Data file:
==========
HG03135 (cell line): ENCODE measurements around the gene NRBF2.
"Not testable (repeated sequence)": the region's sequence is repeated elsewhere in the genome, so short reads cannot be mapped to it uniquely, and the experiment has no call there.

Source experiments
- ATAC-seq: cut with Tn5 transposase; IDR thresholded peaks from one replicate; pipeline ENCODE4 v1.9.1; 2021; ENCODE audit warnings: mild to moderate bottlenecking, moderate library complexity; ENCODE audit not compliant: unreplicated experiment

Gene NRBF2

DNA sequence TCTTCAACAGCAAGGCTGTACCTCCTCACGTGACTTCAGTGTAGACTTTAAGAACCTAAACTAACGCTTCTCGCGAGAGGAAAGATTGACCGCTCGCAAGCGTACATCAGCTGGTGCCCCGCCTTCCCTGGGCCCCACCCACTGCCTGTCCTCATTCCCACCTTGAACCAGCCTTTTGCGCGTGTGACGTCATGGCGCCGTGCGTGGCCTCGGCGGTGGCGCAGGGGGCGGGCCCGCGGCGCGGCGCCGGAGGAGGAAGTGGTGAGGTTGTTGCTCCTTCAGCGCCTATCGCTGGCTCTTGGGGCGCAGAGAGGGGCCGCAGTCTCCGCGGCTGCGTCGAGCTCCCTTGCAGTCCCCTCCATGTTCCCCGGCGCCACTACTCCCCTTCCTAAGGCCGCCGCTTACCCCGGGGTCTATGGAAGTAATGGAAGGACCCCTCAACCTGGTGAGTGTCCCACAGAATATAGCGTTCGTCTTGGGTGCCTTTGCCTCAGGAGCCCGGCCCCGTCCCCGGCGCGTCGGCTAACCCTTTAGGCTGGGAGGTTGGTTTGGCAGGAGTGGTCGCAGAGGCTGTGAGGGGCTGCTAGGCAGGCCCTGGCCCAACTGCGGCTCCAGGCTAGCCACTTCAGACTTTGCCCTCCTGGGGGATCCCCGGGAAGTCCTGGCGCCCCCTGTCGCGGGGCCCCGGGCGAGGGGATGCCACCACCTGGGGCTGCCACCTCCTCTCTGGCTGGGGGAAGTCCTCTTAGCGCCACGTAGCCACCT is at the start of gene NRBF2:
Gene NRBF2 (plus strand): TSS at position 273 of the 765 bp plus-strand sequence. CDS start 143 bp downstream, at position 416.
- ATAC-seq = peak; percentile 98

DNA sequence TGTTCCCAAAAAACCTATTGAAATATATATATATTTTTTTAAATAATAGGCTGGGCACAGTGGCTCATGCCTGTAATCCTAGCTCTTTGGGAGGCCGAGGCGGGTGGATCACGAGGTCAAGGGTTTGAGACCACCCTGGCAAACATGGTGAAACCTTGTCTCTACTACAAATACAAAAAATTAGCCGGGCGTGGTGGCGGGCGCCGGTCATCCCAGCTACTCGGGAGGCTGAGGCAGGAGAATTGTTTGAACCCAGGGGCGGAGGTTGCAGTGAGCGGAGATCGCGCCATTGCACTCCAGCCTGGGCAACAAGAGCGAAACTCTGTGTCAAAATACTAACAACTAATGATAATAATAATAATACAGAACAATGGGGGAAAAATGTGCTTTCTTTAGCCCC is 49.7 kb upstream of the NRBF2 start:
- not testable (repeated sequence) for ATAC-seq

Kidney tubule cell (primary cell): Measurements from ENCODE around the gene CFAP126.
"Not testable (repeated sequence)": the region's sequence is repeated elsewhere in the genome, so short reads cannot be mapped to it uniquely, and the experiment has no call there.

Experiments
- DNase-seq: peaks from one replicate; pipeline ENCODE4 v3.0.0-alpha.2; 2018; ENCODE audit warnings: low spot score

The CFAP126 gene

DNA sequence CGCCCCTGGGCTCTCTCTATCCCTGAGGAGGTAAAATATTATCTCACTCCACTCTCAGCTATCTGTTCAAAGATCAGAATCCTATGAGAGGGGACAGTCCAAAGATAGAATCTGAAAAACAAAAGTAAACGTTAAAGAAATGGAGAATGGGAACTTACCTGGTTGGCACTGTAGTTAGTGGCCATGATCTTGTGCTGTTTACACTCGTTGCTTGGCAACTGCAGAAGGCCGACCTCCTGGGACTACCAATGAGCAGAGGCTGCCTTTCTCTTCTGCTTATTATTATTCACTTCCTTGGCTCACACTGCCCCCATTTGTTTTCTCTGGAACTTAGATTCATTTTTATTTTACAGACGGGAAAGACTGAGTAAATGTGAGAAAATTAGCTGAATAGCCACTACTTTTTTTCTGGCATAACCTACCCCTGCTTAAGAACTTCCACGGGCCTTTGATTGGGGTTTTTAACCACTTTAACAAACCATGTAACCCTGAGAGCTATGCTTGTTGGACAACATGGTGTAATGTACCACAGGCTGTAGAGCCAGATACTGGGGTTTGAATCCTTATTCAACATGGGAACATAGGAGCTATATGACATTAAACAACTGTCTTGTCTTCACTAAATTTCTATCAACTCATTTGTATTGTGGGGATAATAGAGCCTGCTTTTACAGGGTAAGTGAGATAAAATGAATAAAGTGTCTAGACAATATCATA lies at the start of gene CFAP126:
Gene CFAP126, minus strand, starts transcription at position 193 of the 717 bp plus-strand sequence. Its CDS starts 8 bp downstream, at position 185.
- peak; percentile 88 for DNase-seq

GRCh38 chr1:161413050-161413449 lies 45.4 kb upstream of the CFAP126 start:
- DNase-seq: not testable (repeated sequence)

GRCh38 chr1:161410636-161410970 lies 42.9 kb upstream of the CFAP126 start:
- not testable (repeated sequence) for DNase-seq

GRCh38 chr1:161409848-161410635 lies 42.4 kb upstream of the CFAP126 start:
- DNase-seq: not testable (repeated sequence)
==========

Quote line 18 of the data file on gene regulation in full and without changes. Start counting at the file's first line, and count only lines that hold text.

- peak; percentile 88 for DNase-seq